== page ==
Date

3-2015

Degree Name

BA in Liberal Arts and Engineering Studies

Department

Liberal Arts and Engineering Studies Program

Advisor(s)

Michael Haungs, Jane Lehr

Abstract

In 2014, Firestone Walker began the implementation of an onsite Wastewater Treatment Plant to treat the brewery’s process wastewater. Although the secondary treatment of aerated lagoons was capable of lowering the effluent to Paso Robles discharge requirements, Firestone Walker considered investing in a tertiary treatment to reclaim water for industrial reuse in wash down, evaporative coolers, and steam generation.

The information required to determine to optimal tertiary treatment system included the effluent levels leaving the lagoons, the influent requirements for the reclamation uses, the discharge requirements from Paso Robles, and the flow rate of the process wastewater. With this information, different filtration and disinfection systems were measured to determine the optimal treatment system to compliment the Nanofiltration system.

Overall, the recommended tertiary treatment is a Slow Sand Filtration system, followed by a Nanofiltration system, and ending with an Ultraviolet system. The combination of these three treatments should produce an effluent that matches the requirements set in the California Code of Regulations Title 22 for recycled water quality levels.

Slow Sand Filtration was chosen for its comparatively inexpensive capital cost, ease of maintenance, and avoidance of chemicals or backwashing. Nanofiltration was chosen for its specialization in lowering total hardness and its ability to use a lower feed pressure than Reverse Osmosis, resulting in lower energy requirements and higher permeate levels. Ultraviolet was chosen for its ability to disinfect most known pathogens without the creation of dangerous by-products or use of chemicals.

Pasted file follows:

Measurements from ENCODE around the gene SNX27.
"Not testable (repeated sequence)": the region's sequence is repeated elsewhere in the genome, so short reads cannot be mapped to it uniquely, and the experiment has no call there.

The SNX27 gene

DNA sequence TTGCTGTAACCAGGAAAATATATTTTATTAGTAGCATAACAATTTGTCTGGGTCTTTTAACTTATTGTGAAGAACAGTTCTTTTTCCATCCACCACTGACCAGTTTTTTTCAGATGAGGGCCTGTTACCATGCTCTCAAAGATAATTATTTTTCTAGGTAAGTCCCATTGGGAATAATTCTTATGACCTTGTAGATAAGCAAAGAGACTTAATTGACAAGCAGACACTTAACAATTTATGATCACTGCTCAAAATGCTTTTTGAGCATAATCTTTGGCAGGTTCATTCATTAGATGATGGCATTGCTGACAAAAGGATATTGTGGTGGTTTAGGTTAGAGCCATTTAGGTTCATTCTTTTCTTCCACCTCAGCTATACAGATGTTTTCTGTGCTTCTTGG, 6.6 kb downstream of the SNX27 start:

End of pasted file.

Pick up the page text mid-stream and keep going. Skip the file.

Each of the system capital costs are estimates that lay on the conservative side, and each will fluctuate depending on the actual flow rate of the system and quality of the effluent entering the system. However, the current estimated total capital cost is $353,250 with an estimated annual operations and maintenance cost of $32,440. Although the average Nanofiltration system can recover 85%-95% of the feed water, using a slightly lower recover rate of 80% results in a Return on Investment of 15.55 months. Again, as this number is highly uncertain and depends on actual capital cost and percentage of water reclaimed, an ROI Matrix was created to allow quick identification of possible ROI values once these values are known. So long as the expected annual growth rate remains at 25%, the information in the matrix will remain valid.

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Engineering Commons

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